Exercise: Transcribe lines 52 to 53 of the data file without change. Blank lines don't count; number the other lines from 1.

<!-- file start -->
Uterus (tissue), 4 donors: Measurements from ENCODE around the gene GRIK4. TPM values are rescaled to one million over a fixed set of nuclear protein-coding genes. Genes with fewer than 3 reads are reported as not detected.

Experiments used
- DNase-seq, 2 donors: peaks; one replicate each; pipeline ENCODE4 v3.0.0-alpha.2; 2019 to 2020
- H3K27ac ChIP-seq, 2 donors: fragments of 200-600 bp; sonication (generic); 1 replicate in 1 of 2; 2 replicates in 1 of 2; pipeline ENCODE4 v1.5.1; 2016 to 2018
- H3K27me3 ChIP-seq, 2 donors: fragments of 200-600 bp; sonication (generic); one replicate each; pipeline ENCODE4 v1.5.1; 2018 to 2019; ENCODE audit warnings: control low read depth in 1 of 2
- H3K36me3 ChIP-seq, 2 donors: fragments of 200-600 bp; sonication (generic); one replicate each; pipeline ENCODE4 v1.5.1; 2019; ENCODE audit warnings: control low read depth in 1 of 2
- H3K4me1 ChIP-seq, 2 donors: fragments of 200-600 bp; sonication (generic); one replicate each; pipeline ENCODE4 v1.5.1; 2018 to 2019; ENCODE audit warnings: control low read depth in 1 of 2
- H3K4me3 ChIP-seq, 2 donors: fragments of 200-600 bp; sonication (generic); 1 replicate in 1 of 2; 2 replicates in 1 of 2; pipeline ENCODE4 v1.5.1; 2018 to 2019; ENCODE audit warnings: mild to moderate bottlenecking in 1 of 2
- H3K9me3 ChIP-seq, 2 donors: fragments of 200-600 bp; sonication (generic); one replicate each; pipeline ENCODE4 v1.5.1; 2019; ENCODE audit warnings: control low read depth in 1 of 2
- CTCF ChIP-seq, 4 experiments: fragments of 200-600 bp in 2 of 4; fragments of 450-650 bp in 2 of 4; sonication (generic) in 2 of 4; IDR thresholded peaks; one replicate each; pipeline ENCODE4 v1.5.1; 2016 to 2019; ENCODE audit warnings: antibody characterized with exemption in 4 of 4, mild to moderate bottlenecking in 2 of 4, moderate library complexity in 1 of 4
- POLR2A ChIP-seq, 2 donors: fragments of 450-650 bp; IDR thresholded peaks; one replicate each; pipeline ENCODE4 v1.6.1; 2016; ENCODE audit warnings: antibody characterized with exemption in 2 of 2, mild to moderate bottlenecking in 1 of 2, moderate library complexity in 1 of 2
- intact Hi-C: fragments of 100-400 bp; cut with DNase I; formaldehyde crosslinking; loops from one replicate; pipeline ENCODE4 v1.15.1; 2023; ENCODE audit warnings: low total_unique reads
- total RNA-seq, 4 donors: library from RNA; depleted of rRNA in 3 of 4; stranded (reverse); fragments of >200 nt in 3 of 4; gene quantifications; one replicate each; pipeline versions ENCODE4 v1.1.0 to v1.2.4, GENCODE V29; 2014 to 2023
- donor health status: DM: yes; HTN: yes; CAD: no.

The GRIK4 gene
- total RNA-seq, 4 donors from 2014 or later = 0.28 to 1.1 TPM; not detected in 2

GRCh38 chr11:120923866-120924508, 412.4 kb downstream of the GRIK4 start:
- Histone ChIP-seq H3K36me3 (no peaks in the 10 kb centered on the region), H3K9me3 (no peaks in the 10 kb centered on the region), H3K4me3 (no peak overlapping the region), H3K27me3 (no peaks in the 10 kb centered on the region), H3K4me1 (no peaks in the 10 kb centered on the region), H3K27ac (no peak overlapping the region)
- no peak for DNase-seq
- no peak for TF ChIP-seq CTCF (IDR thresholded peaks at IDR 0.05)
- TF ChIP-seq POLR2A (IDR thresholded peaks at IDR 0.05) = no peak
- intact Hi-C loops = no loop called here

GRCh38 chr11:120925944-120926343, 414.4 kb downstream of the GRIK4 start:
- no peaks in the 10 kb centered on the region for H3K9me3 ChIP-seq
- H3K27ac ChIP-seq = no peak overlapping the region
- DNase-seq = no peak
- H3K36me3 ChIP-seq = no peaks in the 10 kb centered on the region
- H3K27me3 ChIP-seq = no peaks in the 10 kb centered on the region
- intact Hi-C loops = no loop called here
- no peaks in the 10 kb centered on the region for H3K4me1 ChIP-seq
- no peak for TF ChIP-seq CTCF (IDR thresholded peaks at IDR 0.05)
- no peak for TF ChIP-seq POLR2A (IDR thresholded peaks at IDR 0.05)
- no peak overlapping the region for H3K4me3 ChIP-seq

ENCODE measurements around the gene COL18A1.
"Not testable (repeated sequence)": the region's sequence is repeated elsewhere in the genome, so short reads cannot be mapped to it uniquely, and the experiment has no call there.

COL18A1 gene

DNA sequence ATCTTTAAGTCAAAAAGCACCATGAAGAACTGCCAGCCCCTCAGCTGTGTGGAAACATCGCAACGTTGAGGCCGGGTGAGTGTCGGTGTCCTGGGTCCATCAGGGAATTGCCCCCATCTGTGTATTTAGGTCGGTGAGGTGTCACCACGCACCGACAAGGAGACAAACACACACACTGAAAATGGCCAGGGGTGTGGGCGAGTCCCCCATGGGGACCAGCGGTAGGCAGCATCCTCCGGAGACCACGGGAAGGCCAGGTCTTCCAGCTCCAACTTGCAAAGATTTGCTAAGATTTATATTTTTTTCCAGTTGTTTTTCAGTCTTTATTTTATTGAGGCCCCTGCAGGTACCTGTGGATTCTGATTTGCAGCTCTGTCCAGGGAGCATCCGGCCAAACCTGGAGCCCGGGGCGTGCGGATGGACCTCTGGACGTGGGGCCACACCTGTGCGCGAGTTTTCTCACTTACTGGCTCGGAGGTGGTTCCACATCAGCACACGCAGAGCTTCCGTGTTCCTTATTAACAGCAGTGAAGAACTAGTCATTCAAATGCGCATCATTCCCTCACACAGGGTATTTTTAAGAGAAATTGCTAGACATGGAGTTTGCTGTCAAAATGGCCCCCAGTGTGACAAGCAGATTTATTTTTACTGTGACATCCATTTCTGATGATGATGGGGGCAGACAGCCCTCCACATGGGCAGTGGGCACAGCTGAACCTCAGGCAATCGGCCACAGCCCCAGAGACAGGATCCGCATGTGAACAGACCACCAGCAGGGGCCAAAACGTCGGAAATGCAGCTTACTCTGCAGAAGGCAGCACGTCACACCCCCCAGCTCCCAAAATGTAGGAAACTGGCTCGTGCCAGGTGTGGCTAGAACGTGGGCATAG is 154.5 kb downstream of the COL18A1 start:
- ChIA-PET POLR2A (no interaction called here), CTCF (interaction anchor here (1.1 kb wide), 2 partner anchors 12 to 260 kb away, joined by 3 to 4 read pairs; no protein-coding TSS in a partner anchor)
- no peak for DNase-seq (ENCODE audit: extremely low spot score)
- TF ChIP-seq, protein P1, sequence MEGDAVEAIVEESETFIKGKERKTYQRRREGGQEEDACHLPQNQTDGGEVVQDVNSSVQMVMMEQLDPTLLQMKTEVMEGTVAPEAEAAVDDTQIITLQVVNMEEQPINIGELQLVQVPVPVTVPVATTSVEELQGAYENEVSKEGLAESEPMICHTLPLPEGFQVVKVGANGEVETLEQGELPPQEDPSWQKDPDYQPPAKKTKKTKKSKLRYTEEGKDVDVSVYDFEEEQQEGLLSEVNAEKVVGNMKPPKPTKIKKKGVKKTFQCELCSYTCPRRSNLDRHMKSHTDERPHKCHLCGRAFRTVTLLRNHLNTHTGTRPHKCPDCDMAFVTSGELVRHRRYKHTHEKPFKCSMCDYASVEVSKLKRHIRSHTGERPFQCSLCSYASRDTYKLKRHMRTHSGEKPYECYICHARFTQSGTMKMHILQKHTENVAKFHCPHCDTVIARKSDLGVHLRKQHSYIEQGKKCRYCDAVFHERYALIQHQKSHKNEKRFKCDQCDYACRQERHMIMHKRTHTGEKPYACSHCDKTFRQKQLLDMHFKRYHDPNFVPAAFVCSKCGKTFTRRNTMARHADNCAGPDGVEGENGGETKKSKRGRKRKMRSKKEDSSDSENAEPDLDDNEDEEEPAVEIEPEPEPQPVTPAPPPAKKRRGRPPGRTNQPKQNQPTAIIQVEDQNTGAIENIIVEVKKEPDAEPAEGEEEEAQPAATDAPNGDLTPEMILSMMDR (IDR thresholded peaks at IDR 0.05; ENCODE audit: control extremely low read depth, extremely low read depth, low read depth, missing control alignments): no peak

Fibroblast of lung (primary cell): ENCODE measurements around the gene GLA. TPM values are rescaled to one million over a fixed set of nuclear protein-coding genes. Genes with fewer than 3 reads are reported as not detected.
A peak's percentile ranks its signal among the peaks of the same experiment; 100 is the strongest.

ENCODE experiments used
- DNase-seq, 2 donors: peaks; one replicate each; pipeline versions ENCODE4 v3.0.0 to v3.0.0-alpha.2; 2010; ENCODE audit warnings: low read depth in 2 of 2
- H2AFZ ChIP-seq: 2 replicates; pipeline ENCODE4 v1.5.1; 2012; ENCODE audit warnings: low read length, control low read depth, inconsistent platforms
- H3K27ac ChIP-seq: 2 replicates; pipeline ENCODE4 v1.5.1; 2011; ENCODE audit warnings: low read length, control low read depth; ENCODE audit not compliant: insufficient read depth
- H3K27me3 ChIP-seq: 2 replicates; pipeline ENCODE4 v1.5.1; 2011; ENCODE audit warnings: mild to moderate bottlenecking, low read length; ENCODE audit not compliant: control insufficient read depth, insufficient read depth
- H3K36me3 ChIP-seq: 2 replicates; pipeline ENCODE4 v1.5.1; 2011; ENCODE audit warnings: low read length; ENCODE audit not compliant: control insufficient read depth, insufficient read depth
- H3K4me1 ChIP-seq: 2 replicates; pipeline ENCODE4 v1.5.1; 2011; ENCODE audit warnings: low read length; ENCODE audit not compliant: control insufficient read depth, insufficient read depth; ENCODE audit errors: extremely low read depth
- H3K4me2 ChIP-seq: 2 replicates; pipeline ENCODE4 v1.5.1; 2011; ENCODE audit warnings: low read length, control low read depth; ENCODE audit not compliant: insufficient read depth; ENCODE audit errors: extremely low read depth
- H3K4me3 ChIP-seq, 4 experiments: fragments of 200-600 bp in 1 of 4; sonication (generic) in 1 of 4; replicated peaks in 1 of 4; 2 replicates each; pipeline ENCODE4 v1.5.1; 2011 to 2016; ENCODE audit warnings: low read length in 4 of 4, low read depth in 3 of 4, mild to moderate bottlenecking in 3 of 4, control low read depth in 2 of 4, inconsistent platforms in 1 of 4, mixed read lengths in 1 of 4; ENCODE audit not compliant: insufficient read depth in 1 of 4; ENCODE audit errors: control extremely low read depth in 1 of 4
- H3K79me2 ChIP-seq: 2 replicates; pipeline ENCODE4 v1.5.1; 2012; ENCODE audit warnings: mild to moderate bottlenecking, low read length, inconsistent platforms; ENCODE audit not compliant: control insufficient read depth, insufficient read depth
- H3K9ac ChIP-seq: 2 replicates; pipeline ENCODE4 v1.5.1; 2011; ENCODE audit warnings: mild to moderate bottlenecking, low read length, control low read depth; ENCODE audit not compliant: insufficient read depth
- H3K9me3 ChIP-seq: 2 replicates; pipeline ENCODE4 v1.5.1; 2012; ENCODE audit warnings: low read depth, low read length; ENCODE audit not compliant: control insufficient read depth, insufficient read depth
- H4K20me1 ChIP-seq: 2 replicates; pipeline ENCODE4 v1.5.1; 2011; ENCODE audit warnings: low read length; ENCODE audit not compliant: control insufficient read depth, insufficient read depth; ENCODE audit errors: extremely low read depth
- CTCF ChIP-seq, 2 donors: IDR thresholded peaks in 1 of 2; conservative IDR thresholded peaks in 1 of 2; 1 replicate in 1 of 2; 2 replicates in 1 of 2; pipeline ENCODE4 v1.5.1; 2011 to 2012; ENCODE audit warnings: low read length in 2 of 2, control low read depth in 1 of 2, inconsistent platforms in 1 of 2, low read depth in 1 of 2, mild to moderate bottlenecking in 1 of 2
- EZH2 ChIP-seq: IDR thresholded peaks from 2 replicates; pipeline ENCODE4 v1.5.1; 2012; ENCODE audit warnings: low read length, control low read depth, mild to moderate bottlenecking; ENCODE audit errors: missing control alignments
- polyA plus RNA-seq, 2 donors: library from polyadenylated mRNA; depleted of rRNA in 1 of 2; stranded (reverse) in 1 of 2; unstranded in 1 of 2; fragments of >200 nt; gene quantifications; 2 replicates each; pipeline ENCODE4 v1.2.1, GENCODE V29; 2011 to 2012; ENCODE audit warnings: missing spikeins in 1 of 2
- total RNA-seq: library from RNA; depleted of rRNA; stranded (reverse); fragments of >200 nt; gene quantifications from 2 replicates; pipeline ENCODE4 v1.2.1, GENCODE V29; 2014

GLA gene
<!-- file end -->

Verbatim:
- H3K79me2 ChIP-seq: 2 replicates; pipeline ENCODE4 v1.5.1; 2012; ENCODE audit warnings: mild to moderate bottlenecking, low read length, inconsistent platforms; ENCODE audit not compliant: control insufficient read depth, insufficient read depth
- H3K9ac ChIP-seq: 2 replicates; pipeline ENCODE4 v1.5.1; 2011; ENCODE audit warnings: mild to moderate bottlenecking, low read length, control low read depth; ENCODE audit not compliant: insufficient read depth